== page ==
What to Know About Urushiol
If you live in the United States, chances are very high that you have heard of the infamous plant, poison ivy. In fact, considering that poison ivy represents the most common allergic reaction in the US (roughly 85% of people will have an allergic reaction to it, and 15% of people will have a severe reaction) it is likely that you or someone you know has had an unpleasant encounter with this nasty plant.
But why exactly does poison ivy cause an allergic reaction in people? The short answer is: urushiol, a naturally occurring oil that can be found in every part of the poison ivy plant from leaves, to sap, to stems, to roots. It is this toxic resin that produces the famous itchy rash associated with poison ivy, and not the actual body of the plant itself.
Oddly enough (when you consider the widespread nature of poison ivy), it can be surprising just how much misinformation and misunderstanding surrounds urushiol. This article will therefore explain all the relevant facts that you should know about this toxic compound.
Something that a majority of people don’t realize is that urushiol is the same toxic compound that is also responsible for the allergic reactions caused by poison oak and poison sumac. Although there are some chemical differences between the urushiol found in these three plant species, all three will ultimately produce the same (or very similar) reactions when they come in contact with human skin.
Between these three toxic plant species, urushiol can be found in nearly every corner of the United States with poison ivy being the most common, found in every state but Hawaii, Alaska, and California. Poison oak grows along the entire west coast and throughout the southern states, and poison sumac occurs in every state east of the Mississippi river (and a few west of the river as well).
History and Uses of Urushiol
Urushiol was first officially described in the west when early explorers described poison ivy in 1624. It was compared it to English Ivy but didn’t connect its irritating qualities to the waxy oil found on the plant. However, people in east Asia have been aware of the oil for thousands of years due to the fact that, when exposed to oxygen under the right conditions, urushiol can be turned into a black lacquer used in carpentry. In fact, urushiol derives its name from the Japanese word for lacquer, urushi.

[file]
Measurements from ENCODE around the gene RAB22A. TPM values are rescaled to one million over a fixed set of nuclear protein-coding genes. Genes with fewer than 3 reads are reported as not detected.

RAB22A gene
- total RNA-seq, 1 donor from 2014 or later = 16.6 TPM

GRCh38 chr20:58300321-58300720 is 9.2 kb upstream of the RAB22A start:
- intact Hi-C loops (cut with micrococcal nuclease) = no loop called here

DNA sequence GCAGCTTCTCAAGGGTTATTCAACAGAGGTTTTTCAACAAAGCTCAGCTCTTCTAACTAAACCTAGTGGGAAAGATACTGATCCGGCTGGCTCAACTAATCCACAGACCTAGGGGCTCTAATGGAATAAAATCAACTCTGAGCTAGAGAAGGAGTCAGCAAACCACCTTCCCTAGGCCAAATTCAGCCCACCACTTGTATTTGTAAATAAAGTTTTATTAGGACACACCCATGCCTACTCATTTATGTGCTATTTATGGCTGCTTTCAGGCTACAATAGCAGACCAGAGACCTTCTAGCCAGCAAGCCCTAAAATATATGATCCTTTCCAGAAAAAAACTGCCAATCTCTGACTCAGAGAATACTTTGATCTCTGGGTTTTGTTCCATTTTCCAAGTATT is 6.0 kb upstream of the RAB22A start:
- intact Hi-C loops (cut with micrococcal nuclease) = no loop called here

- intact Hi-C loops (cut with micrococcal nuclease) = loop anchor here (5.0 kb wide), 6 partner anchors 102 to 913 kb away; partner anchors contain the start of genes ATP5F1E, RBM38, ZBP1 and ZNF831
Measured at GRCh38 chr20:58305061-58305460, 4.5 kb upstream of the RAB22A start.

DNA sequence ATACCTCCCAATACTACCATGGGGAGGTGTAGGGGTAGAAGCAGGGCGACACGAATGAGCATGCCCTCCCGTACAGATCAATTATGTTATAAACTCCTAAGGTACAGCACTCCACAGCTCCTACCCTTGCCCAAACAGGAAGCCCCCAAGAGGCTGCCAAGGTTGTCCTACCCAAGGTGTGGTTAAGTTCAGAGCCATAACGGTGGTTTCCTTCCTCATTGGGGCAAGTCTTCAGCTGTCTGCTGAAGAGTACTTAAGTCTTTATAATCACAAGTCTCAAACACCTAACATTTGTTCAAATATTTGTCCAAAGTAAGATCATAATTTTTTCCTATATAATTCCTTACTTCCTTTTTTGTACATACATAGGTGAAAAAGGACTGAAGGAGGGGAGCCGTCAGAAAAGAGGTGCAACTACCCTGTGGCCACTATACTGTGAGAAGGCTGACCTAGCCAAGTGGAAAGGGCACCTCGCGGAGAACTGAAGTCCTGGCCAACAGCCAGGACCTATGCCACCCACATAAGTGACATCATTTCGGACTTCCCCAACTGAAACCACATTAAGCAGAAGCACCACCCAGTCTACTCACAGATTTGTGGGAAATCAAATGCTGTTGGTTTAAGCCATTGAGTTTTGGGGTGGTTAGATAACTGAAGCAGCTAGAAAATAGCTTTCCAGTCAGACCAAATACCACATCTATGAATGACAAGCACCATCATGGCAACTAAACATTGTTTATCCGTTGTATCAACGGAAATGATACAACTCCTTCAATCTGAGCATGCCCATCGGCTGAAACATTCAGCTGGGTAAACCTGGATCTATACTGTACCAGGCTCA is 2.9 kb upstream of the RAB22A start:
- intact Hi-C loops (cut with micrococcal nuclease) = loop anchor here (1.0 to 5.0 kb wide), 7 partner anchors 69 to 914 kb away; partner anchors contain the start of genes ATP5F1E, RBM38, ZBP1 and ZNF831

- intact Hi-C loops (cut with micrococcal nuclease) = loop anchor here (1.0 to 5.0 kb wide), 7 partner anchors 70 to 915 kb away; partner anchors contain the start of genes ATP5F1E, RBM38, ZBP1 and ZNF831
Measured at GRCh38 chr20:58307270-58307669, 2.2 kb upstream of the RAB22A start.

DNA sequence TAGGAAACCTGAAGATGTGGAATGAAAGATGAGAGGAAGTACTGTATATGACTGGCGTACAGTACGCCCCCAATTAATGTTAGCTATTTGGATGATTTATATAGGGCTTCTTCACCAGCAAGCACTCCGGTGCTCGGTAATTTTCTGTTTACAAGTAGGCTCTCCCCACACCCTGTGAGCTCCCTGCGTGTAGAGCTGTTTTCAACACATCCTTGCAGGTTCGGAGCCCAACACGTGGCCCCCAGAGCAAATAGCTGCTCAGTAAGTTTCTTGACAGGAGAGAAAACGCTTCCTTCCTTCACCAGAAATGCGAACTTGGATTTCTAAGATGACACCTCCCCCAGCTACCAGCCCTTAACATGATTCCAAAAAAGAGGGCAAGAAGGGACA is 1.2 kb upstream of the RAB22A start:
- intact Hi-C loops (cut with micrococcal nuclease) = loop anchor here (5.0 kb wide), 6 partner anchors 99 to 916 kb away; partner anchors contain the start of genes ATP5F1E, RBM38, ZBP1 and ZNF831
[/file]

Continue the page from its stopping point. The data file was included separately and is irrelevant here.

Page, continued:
In the following centuries, scientists tried to find a medicinal use for the plant, convinced that the strong reaction it provoked on skin was a sign that it had powerful healing properties as well. It wasn’t until the early 20th century that a Japanese scientist, Rikou Majima, connected urushiol to the allergic reactions caused by poison oak, ivy, and sumac, and began to truly understand it on a chemical level.
Basic Mechanics: How it Works
Technically speaking, urushiol is produced exclusively in the sap of poison ivy and related plants. However, the oil comes to the surface when the plant is damaged, as well as in the late fall when it will leak out to cover the whole surface of the plant naturally.
The allergic reaction is produced when the urushiol oil comes in contact with human skin. However, oil that has been spread on clothing, tools, animal fur, or other surfaces can remain on that surface for months or even years if not properly washed and cleaned.
This means that (contrary to popular belief), you can’t spread a poison ivy rash around your body by touching the rash and then touching an unaffected body part. It is however possible to spread the rash around your body by touching oil left on your clothes and then touching exposed skin. This is why, if you come in contact with urushiol, it’s vital to thoroughly wash yourself, your clothing, and anything else that might have come in contact with the plant.
Symptoms of Urushiol Interaction
Another fact that many people aren’t aware of is that most people’s skin must be sensitized to urushiol before they’ll experience any reaction - most people will have no reaction at all the first time or two that they come in contact with poison oak, ivy, or sumac.
Once sensitized however, the symptoms of poison ivy are mostly well known - an itchy, irritating, red rash, sometimes with blisters, on the affected skin. This rash will generally not appear right away, instead requiring 24-48 hours to fully develop, and will usually disappear by itself after 2 to 3 weeks.
These symptoms don’t require medical attention, though you should see a doctor if the rash affects eyes or genitals, doesn’t go away after a few weeks, if blisters start oozing pus, or if you develop a fever.
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